Brace yourselves, for a storm is coming. I’m about to address religion. Well, sort of…
Darren Aronofsky’s Noah is about to hit cinemas, and is due for release here in Melbourne on March 28th. Obviously I haven’t seen it yet and one shouldn’t judge a movie just based on a poster and a premise. Still, the whole concept of this film bothers me. I’m an atheist, sure, but that doesn’t mean that I can’t enjoy films with religious stories, religious themes, or even some religious messages. I like Michael Tolkin’s The Rapture, M. Night Shyamalan’s Signs, and Mel Gibson’s The Passion of the Christ. The problem I have with this one, however, is entirely factual.
The story of Noah and the Great Flood is not history. It’s not fact. It’s nothing. It amounts to no more than a fable or a fairytale, like Red Riding Hood. I have no problem with fictional films, of course, so long as they are clearly fictional.
When I watched the trailer for this bilge, I couldn’t believe my eyes. What struck me the most was how Aronofsky and the producers have decided to set the film not in any historical setting that we know of…but in Bibleland. The whole thing appears to have been shot inside Ken Ham’s “Creation Museum“. Where is this tribal European world where people walk around speaking modern english and wearing burlap sacks? Darren, what the fuck? Let me show you something:
See that juicy red slice of jelly pie? See the number on it too? That’s the percentage of U.S. Americans who think the Noah’s Ark story is actually true!
That’s right, it’s not all fun and games anymore is it? With a significant majority of the American public believing that this myth either does or should reside in college textbooks next to chapters on The Roman Empire and Ancient Egypt, I strongly suggest that making a 160 million dollar feature film about it with no clear and resounding declaration of its historical inaccuracy is, at best, irresponsible. I don’t honestly care about how moving the story of Noah is, or how allegorical it may be with modern environmentalism. All that literalist Christian audiences seem to see is the American film industry embracing the same ignorance that they already cling to and it ends up effecting things like this:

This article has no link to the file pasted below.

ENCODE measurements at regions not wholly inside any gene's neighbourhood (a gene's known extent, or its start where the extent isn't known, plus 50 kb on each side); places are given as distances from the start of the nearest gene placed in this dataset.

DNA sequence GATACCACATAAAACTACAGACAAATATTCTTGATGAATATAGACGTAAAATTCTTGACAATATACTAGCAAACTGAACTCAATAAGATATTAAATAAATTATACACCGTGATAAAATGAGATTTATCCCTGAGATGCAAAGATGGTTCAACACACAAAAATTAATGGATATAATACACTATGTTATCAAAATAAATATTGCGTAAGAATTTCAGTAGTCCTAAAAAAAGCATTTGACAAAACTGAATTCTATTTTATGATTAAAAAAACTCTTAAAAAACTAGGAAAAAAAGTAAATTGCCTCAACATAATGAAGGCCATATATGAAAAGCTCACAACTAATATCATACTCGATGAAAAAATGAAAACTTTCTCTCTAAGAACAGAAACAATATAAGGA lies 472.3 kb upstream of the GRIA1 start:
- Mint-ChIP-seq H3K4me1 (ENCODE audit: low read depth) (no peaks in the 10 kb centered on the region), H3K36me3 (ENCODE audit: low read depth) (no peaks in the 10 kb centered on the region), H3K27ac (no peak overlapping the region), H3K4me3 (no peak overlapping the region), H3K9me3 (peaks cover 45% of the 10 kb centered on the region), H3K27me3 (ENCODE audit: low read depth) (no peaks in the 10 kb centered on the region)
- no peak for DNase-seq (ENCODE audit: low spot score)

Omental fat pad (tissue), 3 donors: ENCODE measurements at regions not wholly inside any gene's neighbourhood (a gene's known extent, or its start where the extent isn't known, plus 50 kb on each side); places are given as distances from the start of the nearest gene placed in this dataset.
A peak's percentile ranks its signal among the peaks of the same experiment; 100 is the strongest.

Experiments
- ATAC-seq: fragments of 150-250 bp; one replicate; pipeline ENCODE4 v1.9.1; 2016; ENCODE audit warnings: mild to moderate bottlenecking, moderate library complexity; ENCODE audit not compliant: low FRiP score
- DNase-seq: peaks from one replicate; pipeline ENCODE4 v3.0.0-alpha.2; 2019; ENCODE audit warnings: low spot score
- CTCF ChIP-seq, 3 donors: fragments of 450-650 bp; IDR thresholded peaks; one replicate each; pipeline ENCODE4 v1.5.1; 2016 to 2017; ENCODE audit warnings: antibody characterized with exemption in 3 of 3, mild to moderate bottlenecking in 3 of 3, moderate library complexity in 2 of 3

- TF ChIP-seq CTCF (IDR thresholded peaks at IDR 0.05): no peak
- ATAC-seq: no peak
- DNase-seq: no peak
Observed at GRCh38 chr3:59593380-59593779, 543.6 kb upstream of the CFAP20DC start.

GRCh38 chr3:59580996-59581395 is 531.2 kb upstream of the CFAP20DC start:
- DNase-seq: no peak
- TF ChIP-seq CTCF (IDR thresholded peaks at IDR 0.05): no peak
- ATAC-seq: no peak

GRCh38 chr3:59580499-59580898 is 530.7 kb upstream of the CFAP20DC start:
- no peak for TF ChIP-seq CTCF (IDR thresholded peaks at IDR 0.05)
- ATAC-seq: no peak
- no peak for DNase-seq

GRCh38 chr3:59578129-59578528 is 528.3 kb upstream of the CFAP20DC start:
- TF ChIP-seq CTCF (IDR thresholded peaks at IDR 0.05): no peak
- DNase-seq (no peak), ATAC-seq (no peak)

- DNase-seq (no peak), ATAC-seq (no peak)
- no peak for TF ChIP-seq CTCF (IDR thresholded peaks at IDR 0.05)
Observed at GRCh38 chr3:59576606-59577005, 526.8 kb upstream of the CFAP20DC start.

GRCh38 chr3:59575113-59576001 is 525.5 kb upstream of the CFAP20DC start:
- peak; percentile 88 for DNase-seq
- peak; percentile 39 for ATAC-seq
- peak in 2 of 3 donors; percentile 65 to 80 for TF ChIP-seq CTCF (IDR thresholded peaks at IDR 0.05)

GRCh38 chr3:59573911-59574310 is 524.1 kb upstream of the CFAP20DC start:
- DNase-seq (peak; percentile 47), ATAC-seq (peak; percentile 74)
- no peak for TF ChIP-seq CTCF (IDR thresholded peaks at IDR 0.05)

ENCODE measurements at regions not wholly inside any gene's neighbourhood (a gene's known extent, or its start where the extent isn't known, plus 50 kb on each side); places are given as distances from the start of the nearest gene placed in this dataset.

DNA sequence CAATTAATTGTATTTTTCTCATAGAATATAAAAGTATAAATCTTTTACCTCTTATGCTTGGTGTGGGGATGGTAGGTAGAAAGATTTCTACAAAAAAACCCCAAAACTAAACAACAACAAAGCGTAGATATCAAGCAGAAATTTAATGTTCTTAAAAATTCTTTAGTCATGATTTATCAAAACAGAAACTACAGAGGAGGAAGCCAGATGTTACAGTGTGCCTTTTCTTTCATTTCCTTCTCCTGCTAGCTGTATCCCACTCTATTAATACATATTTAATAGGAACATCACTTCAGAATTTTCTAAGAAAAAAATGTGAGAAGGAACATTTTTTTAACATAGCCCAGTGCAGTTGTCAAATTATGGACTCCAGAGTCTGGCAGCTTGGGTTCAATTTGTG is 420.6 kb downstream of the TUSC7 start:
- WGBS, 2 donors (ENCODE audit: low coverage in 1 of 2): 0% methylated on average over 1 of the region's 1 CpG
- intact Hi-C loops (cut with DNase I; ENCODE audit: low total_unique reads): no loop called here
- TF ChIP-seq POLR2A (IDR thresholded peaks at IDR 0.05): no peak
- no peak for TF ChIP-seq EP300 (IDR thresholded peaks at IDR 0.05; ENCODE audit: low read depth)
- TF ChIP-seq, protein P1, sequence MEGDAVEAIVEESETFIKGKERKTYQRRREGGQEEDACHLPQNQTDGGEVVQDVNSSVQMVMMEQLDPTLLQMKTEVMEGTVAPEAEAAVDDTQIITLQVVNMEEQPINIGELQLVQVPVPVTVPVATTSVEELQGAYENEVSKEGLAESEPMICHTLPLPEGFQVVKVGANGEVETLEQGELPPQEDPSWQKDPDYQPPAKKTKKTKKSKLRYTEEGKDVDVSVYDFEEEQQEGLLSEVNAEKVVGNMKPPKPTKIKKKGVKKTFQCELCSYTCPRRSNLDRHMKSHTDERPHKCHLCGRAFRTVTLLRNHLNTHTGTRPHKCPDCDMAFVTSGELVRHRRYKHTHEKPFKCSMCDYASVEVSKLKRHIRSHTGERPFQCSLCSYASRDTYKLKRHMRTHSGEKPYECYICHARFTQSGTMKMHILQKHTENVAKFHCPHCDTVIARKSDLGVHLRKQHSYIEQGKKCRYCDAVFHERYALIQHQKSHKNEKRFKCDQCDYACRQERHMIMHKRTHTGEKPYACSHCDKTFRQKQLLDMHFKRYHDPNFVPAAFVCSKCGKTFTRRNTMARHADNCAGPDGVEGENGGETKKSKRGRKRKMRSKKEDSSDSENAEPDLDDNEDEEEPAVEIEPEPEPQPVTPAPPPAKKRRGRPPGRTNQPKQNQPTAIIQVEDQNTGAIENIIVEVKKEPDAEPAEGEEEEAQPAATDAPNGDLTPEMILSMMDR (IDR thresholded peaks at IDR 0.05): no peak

That’s the percentage of Americans who reject the theory of evolution in favour of something else, typically creationism, as the origin of man.
It’s unbearably depressing to see human ignorance dissected in front of you like that and usually you have to sit back and go “hey, people are stupid, what you gonna do?”, but in this case Aronofsky has provided me with a specific target to aim for.
Do not do this kind of thing! Making a film like this with no connection to the real world, packing it full of symbolism and inferred messages, and then expecting the average cinema audience to get that it’s not meant to be a factual event is so fucking stupid I can’t even begin to describe it. I know that you, Aronofsky, know it’s not meant to be taken literally, but an alarming amount of people out there aren’t intellectually positioned to understand that. You think I’m being arrogant, elitist, and condescending?
How about now?
Most people do their work, pay their taxes, buy their groceries, and then kick back expecting the TV to take over and tell them about the rest of the world. It’s not a judgement I’m making on them, it’s simply understandable behaviour from the common man who is too busy to spend time analysing what’s fact or fiction. It’s up to you, the makers of entertainment, to not needlessly lead them astray.
I know that Darren Aronofsky is an intelligent man, and doubt that he’s especially religious himself (if religious at all), so I expect this film to be less of a preachy Bible epic and more of a sweeping character piece with frequent memorable and arresting images. Yet, what worries me is that if this film is sufficiently successful it may cull back an era where religious thinking is in the mainstream rather than peeled off into the fringe to die a natural death (as it should be).